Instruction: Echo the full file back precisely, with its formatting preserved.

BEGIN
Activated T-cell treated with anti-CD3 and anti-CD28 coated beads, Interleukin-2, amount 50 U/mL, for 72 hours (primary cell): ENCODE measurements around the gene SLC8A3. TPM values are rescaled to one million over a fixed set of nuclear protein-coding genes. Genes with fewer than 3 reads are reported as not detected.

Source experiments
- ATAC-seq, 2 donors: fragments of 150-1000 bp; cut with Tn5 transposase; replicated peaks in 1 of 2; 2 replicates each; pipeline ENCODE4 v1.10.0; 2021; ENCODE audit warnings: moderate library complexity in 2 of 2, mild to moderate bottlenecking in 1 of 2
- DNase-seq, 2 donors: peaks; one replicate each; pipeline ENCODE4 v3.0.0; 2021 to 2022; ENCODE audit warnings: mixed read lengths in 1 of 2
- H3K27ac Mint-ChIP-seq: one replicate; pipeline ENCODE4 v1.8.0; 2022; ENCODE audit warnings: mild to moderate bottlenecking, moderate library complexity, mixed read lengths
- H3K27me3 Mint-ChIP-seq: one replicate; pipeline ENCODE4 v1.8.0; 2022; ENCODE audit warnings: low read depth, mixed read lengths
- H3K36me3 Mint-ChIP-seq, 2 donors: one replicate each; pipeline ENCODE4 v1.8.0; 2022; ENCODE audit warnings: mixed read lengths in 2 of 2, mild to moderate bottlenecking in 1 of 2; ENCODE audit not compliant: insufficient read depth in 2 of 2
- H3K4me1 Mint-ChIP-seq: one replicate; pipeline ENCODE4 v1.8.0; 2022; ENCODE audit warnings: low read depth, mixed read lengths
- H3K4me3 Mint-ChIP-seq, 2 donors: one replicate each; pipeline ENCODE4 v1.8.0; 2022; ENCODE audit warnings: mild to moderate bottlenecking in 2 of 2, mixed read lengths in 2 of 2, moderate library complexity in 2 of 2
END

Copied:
Activated T-cell treated with anti-CD3 and anti-CD28 coated beads, Interleukin-2, amount 50 U/mL, for 72 hours (primary cell): ENCODE measurements around the gene SLC8A3. TPM values are rescaled to one million over a fixed set of nuclear protein-coding genes. Genes with fewer than 3 reads are reported as not detected.

Source experiments
- ATAC-seq, 2 donors: fragments of 150-1000 bp; cut with Tn5 transposase; replicated peaks in 1 of 2; 2 replicates each; pipeline ENCODE4 v1.10.0; 2021; ENCODE audit warnings: moderate library complexity in 2 of 2, mild to moderate bottlenecking in 1 of 2
- DNase-seq, 2 donors: peaks; one replicate each; pipeline ENCODE4 v3.0.0; 2021 to 2022; ENCODE audit warnings: mixed read lengths in 1 of 2
- H3K27ac Mint-ChIP-seq: one replicate; pipeline ENCODE4 v1.8.0; 2022; ENCODE audit warnings: mild to moderate bottlenecking, moderate library complexity, mixed read lengths
- H3K27me3 Mint-ChIP-seq: one replicate; pipeline ENCODE4 v1.8.0; 2022; ENCODE audit warnings: low read depth, mixed read lengths
- H3K36me3 Mint-ChIP-seq, 2 donors: one replicate each; pipeline ENCODE4 v1.8.0; 2022; ENCODE audit warnings: mixed read lengths in 2 of 2, mild to moderate bottlenecking in 1 of 2; ENCODE audit not compliant: insufficient read depth in 2 of 2
- H3K4me1 Mint-ChIP-seq: one replicate; pipeline ENCODE4 v1.8.0; 2022; ENCODE audit warnings: low read depth, mixed read lengths
- H3K4me3 Mint-ChIP-seq, 2 donors: one replicate each; pipeline ENCODE4 v1.8.0; 2022; ENCODE audit warnings: mild to moderate bottlenecking in 2 of 2, mixed read lengths in 2 of 2, moderate library complexity in 2 of 2